Al’s News & Reviews

Forgotten Lyrics, pub-2427795083793513, DIRECT, f08c47fec0942fa0

If it weren’t for the fact that I am notorious for forgetting the words, I’d make fun of him.


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Posted by Allen D. Tate - July 27, 2009 at 10:37 AM

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Michael Jackson Dead at 50, pub-2427795083793513, DIRECT, f08c47fec0942fa0

Michael Jackson died yesterday, reportedly of cardiac arrest. An autopsy is scheduled for today. Read more.

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Posted by Allen D. Tate - June 26, 2009 at 7:23 AM

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RANDY RHOADS: Trailer For Long-Awaited Documentary, pub-2427795083793513, DIRECT, f08c47fec0942fa0


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Posted by Allen D. Tate - June 26, 2009 at 7:04 AM

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Midgets vs. Mascots, pub-2427795083793513, DIRECT, f08c47fec0942fa0

I just caught the trailer for one of the most politically incorrect movies of the year! Straight from their website: “Sincere congrats on making the most offensive comedy I’ve seen… awesome!


Visit for more information. I hope to see this on DVD very soon!

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Posted by Allen D. Tate - May 6, 2009 at 5:21 PM

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The RIAA, ISPs, File Sharers & Slumping Music Sales, pub-2427795083793513, DIRECT, f08c47fec0942fa0

I recently read an article on about the RIAA pushing ISPs to cut off Internet access to their customers if they are accused of “illegal” file sharing three times. Note that I wrote accused of illegal file sharing, not proven to have illegally shared files. Scary.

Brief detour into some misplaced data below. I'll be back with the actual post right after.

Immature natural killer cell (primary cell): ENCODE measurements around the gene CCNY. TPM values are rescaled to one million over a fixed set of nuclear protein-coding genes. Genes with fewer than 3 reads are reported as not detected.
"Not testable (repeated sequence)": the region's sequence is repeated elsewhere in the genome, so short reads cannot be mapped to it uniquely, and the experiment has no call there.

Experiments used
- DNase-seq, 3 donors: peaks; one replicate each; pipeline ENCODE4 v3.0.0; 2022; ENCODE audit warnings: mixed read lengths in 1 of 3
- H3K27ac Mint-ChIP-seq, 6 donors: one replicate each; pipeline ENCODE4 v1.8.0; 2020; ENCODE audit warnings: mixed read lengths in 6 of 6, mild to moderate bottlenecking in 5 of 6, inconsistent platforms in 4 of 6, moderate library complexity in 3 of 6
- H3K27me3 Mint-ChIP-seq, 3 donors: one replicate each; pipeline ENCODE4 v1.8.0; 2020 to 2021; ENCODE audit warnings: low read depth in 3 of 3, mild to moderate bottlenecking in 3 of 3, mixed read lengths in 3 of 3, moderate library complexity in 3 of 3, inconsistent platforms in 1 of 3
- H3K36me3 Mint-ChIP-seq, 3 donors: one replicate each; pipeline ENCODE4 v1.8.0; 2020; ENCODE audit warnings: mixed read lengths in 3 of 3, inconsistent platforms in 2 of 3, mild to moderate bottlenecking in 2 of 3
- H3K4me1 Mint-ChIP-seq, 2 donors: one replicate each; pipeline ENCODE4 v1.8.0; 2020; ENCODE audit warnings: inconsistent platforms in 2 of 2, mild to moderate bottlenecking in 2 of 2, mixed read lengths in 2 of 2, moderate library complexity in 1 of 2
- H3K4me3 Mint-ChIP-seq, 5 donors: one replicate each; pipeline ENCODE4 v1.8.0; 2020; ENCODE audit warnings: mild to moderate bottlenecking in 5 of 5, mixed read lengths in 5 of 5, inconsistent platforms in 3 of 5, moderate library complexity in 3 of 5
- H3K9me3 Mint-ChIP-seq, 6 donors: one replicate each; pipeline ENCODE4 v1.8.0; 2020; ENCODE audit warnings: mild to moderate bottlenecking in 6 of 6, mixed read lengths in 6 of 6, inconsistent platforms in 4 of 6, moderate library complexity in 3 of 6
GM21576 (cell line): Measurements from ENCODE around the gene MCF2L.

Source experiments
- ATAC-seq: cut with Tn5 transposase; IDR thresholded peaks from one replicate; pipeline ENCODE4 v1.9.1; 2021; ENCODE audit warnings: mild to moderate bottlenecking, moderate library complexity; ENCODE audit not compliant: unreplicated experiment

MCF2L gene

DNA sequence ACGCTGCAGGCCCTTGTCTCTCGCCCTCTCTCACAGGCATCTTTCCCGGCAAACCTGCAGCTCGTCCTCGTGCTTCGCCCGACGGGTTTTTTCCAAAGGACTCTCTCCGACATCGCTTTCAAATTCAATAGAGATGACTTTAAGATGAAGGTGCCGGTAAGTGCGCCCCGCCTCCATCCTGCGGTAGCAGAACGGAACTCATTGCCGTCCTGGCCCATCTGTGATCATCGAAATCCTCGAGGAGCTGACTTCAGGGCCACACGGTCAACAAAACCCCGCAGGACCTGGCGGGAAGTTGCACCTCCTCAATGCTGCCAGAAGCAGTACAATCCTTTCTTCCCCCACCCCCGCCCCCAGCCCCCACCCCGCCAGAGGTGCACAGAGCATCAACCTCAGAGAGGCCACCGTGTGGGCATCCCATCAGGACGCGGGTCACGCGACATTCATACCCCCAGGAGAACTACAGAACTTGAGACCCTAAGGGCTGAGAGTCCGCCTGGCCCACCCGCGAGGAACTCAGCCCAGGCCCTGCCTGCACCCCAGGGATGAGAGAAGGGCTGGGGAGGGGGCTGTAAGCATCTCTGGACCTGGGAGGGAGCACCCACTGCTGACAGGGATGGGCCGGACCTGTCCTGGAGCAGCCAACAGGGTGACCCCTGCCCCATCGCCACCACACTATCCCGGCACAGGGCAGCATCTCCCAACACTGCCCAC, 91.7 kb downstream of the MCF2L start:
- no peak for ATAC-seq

Article link:,3566,510283,00.html

Since the days when Napster changed the way music is distributed online, the music industry has been trying its damnedest to un-ring that bell. Sorry folks, Pandora’s Box has been opened and you can no longer keep that much of a stranglehold on music. The music industry has never been about the music. It’s always been about controlling how that music was marketed and distributed and those days are long gone. Instead of adapting to this new frontier in the late 1990s and continuing to earn revenue, they chose to ignore the Internet distribution model and tried to sue Napster out of business. That only lead to the birth of other file sharing services such as Lime Wire, Gnutella, Bear Share, and many others.

The music industry response to the many different file sharing services was to start suing individuals for obscenely large amounts of money for the relatively few songs found on individual hard drives. Most people can’t afford the legal services required to go up against such a huge entity (which is exactly what they counted on) so they would settle out of court for amounts much less than the original number bust still grossly disproportional to the cost of a physical CD. Nice way to generate revenue when CD sales slump. That lasted longer than it should have. An individual finally fought the case instead of settling so they are now changing strategies again to try and maintain their outdated business model. This is where the ISPs come in. ISPs in most markets stand to lose customers if they cut them off so it is my hope that they will tell the RIAA where to go and how to get there. Common sense would dictate that since most markets have competition that this would be a no-brainer but we can already see where common sense has lead this issue.